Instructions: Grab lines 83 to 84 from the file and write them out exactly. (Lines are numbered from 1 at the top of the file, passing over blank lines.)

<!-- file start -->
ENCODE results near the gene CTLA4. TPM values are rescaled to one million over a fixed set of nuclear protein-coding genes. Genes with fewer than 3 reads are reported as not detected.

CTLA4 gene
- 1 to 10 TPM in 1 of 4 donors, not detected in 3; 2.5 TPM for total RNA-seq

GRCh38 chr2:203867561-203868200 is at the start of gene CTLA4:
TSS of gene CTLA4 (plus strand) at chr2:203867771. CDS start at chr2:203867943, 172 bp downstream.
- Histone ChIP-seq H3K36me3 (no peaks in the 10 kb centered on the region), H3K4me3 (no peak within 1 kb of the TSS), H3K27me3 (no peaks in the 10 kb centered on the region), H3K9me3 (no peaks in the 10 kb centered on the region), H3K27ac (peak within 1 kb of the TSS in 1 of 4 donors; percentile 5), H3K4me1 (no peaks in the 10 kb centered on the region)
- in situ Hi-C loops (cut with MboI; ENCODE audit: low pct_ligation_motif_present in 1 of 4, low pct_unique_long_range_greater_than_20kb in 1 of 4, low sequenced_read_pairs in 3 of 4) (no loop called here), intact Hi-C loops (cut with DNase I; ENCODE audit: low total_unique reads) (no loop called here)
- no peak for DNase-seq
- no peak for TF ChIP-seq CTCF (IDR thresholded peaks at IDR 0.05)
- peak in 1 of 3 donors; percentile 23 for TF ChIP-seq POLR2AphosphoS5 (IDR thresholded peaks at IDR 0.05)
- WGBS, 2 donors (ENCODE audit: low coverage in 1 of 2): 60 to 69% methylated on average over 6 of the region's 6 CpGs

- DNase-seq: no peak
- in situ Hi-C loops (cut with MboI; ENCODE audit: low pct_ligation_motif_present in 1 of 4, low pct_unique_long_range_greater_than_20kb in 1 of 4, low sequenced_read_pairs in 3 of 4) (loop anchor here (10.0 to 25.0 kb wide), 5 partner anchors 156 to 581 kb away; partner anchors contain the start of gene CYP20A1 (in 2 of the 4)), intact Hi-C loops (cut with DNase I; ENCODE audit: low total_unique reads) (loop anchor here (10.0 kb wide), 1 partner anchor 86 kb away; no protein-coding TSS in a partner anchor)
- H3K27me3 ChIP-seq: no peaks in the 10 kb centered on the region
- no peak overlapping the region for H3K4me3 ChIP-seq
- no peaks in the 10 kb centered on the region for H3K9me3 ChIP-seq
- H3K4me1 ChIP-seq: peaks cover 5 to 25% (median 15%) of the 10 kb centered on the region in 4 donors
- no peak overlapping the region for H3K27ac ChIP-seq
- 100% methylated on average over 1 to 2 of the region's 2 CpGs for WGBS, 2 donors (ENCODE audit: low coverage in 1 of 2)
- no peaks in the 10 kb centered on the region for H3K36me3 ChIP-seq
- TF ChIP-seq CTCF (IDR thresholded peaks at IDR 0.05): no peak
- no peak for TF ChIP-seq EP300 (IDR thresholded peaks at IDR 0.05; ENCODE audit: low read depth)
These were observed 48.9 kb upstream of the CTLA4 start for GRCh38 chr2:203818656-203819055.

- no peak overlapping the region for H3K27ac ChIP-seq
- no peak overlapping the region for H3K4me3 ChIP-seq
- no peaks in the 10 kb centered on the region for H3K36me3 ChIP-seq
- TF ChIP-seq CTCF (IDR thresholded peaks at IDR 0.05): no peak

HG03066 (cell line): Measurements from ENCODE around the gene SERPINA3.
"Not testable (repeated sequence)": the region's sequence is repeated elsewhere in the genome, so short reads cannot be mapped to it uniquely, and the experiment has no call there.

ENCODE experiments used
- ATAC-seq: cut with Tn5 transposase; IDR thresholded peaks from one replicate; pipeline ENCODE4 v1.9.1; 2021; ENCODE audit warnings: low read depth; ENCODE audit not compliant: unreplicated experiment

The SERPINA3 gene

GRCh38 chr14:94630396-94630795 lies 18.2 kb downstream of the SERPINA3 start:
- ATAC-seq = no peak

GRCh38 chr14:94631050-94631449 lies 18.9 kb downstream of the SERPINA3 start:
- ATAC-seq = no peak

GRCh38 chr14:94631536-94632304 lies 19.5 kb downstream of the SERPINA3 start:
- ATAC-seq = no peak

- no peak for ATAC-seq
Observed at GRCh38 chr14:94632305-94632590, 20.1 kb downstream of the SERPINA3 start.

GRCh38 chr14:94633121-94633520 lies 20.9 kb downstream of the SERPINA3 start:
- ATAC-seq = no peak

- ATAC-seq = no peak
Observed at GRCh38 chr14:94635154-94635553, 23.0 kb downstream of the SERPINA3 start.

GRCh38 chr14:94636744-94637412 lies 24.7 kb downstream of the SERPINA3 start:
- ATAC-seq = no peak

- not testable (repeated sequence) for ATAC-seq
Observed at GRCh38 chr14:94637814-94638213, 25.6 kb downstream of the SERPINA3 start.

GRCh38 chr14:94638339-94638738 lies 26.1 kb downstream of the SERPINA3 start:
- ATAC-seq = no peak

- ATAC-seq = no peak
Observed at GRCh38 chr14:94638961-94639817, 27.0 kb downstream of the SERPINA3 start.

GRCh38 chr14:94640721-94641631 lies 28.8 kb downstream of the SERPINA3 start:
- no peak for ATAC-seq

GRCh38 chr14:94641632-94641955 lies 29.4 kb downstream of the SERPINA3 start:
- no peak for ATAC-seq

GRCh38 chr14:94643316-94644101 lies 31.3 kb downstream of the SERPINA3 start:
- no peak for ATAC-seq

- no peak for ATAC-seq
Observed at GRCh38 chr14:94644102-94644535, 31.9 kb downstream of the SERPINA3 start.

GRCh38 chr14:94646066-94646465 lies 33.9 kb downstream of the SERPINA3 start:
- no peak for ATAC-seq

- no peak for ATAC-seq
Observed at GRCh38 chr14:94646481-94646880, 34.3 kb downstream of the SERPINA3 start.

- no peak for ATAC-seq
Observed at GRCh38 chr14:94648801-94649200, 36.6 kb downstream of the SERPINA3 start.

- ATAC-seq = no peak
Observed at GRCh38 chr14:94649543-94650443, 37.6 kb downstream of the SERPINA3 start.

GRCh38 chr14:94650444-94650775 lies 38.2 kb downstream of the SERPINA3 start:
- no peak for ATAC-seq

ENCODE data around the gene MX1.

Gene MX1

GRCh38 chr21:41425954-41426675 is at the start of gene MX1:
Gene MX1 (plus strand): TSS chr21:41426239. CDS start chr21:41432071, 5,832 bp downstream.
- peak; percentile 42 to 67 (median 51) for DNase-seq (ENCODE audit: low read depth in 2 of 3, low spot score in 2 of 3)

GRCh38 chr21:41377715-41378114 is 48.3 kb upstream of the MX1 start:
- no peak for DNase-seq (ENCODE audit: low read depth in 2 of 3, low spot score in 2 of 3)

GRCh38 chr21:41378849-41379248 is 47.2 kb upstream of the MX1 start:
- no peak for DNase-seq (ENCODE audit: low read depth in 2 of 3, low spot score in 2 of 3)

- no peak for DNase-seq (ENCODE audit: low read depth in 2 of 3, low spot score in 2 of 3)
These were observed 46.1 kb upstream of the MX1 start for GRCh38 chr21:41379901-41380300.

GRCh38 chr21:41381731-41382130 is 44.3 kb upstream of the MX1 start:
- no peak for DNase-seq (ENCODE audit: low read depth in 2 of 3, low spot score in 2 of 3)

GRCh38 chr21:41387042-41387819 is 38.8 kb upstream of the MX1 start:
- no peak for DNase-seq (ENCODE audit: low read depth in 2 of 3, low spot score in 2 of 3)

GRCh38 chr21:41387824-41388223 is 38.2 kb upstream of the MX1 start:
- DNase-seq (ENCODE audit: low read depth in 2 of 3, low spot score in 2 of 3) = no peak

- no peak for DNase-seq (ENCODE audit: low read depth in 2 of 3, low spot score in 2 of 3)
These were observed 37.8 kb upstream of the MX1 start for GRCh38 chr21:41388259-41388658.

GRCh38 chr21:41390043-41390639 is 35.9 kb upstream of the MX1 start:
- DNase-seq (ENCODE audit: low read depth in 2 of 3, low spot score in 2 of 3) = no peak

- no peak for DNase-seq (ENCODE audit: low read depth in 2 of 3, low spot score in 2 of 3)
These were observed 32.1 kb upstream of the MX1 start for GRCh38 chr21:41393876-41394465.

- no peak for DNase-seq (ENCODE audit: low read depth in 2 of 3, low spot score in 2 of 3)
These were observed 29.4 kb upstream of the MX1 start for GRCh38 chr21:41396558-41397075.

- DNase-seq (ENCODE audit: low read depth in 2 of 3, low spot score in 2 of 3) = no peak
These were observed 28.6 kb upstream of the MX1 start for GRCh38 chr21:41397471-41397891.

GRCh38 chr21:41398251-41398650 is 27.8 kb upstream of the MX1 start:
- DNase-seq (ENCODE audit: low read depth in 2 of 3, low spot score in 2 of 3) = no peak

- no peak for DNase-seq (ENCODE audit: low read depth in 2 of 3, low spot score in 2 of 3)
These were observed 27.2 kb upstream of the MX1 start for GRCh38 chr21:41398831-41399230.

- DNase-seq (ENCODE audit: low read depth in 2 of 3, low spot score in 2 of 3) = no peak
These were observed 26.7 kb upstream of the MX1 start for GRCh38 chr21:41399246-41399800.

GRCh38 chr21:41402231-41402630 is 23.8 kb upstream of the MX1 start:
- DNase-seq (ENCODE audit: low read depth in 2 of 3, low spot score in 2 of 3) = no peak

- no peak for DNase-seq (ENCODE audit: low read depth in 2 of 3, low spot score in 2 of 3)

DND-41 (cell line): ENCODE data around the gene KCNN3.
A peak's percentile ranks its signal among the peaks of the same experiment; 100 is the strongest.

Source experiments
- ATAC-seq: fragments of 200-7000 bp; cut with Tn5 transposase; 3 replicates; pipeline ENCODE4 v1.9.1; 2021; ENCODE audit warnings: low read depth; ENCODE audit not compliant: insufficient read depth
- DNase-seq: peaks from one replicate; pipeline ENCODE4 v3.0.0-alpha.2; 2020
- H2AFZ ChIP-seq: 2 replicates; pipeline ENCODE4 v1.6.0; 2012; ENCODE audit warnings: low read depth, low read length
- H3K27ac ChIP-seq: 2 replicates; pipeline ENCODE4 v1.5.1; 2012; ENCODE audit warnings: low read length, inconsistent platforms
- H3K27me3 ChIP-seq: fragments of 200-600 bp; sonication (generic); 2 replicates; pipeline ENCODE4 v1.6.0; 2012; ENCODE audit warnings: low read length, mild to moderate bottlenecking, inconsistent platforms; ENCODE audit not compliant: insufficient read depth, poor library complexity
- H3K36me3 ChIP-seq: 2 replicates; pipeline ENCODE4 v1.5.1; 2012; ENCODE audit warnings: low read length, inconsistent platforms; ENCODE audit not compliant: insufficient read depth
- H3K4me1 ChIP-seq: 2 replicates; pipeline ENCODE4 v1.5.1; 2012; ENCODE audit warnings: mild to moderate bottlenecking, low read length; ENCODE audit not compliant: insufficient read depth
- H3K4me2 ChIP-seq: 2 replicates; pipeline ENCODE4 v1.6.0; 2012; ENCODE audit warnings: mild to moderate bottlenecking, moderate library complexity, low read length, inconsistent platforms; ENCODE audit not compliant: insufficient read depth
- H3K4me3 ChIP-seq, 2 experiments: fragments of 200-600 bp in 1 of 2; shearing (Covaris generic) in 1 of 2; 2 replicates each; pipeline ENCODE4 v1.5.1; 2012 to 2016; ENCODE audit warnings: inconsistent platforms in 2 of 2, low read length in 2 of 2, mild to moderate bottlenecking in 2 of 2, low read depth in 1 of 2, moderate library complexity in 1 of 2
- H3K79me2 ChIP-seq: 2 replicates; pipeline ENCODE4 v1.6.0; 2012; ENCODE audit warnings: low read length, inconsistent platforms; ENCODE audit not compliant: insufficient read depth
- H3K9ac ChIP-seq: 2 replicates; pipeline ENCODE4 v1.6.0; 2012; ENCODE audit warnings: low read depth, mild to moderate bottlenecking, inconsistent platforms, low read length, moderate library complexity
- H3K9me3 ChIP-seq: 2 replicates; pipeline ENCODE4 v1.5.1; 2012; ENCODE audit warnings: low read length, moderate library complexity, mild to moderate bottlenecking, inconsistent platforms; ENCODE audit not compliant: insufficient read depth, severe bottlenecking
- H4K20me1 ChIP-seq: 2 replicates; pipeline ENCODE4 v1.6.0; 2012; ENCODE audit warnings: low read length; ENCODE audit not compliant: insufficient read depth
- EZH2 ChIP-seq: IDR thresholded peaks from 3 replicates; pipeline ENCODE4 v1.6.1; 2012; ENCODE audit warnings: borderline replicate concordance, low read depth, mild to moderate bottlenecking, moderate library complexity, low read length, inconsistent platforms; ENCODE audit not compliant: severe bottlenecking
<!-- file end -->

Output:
- no peak for DNase-seq (ENCODE audit: low read depth in 2 of 3, low spot score in 2 of 3)

GRCh38 chr21:41387042-41387819 is 38.8 kb upstream of the MX1 start: